Liam O’Donnell & Ida Brooks
Budapest, Hungary -- Tensions are running high at the European Central Bank, with member states and delegations fiercely debating the issue over the bailout of Greece from the European Union, a controversial topic that has come to light in the aftermath of the financial crisis in the country in 2008. The crisis evolved from poor GDP growth, government debt and deficits, as well as budget compliance and data credibility, and has turned into one of the largest depressions that an European nation has faced in recent years. Greece, who joined the European Union in 1981 and adopted the Euro twenty years later, has been the center of much recent debate within the confederation, as the economic crisis provides a strain for other member states as well. Some states advocate for the bailout of the country from the Eurozone, as they believe that it is necessary to make every effort to allow Greece to resume reforms and growth within the EU to insure the stability of the confederation as a whole. Other member states support the idea of removing Greece from the EU, as they are tired of giving Greece endless financial loans, and believe that without the country the Confederation would be able to better function and collaborate.
There is a clear divide among delegates at the ECB, with some demanding the removal of Greece from the eurozone, and others attempting to seek out more holistic and reconciliatory approaches to solving Greece’s debt crisis. Such delegates seeking out restorative solutions includes Ireland, who proposed the distribution of Eurobonds to better control the flow of money and in turn lower the inflation rate. Furthermore, the delegate from Ireland proposed further bailouts and the defaulting of a portion of Greece’s debts to allow for a more manageable repayment of such debts. Countries such as Poland, Draghi, and Denmark have been working together to look for measures to implement, and have discussed items such as conducting a surveillance program to monitor the change in Greek national debt and unemployment rates in relation to the implementation of such bailout measures. Strong economic centres of the EU have reinforced their dedication to ensuring that Greece remains in the Eurozone. Such countries include France, who stated that it is willing to continue the allocation of monetary resources to bailing out Greece. Furthermore, the delegate from France discussed the importance of turning the EU into a fiscal union, allowing for the implementation of greater fiscal and economic policy.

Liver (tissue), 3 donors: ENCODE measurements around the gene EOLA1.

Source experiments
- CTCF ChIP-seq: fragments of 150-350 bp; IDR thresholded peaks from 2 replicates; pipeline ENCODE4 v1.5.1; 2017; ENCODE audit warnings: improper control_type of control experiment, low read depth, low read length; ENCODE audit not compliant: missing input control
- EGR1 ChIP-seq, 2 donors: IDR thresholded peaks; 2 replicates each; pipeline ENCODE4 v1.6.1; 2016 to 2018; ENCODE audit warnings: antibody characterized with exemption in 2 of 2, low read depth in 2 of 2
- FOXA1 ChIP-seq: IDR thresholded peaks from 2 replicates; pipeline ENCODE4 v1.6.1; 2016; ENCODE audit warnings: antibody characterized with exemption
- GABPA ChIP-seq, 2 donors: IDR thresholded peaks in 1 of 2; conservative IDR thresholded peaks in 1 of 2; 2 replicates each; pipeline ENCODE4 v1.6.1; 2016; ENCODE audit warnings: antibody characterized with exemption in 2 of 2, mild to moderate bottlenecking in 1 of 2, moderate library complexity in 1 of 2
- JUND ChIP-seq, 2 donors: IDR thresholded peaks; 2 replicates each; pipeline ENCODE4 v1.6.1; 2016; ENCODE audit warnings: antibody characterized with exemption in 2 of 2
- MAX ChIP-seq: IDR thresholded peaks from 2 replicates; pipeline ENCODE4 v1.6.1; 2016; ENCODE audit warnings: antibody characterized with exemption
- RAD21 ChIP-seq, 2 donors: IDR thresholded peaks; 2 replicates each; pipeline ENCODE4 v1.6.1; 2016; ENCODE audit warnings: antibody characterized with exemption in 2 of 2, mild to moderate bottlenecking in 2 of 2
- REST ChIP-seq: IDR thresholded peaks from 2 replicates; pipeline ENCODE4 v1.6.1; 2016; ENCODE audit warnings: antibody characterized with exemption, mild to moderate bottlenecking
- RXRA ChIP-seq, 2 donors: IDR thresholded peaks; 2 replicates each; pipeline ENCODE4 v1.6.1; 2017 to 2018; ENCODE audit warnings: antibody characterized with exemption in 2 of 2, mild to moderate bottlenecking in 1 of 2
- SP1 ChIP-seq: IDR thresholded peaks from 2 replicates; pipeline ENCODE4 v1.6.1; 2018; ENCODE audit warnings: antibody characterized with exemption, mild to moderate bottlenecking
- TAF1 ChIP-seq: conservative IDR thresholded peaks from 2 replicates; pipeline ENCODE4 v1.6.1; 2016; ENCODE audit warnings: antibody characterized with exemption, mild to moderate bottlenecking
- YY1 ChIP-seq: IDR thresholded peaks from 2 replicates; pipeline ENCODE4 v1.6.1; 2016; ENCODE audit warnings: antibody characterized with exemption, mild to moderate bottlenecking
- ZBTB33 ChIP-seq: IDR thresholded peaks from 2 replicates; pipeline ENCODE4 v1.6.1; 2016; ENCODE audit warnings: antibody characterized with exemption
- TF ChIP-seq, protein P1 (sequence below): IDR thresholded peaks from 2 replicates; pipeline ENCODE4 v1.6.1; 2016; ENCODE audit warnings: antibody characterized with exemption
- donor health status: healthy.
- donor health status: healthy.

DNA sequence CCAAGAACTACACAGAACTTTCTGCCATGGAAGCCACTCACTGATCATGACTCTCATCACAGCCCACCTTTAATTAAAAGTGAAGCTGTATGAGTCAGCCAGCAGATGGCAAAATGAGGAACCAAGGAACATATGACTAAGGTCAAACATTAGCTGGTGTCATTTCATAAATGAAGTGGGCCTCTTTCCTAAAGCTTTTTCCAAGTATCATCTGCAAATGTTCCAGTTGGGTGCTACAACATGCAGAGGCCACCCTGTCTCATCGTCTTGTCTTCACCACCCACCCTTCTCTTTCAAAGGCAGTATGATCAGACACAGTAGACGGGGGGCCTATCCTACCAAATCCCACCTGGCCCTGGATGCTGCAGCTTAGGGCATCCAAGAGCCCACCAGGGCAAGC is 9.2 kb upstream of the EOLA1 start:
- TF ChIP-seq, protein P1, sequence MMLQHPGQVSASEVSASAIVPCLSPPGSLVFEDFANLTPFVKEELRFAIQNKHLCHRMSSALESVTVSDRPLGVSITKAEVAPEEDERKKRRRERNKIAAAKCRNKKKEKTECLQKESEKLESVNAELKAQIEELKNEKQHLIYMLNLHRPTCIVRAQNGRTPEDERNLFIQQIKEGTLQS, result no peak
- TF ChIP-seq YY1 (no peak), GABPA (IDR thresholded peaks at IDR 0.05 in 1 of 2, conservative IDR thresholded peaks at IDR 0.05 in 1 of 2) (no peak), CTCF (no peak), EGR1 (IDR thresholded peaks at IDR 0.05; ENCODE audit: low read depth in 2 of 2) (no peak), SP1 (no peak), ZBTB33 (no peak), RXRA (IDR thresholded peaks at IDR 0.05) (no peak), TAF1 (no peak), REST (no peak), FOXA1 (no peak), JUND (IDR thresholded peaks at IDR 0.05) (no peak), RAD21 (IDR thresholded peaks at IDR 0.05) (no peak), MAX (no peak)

Delegates demanding the removal of Greece from the Eurozone include Germany, a country who states they are tired of bailing out Greece, and urges the country to leave the Eurozone. Germany believes that a fiscal union, through which decisions about the collection and expenditure of taxes are taken by common institutions, is not possible as it leads to nationalistic tendencies. The nation supports working with Greece to ensure that the bailout process is smooth, and strongly emphasizes the strain the economic and political crisis in Greece has hurt the European Union. Other member states who support the departure of Greece include Latvia and Croatia, who describe Greece’s membership in the European Union as a “weak link in the chain.”
Despite obvious differences among delegates in regard to this divisive issue, hope that progress will be made in relation to the Greek debt crisis hasn’t died out. Whether through the withdrawal of Greece from the Eurozone or through further bailout measures, this committee will hopefully resolve this issue, allowing for a more sustainable and growth focused European Union, unhindered by internal economic woe.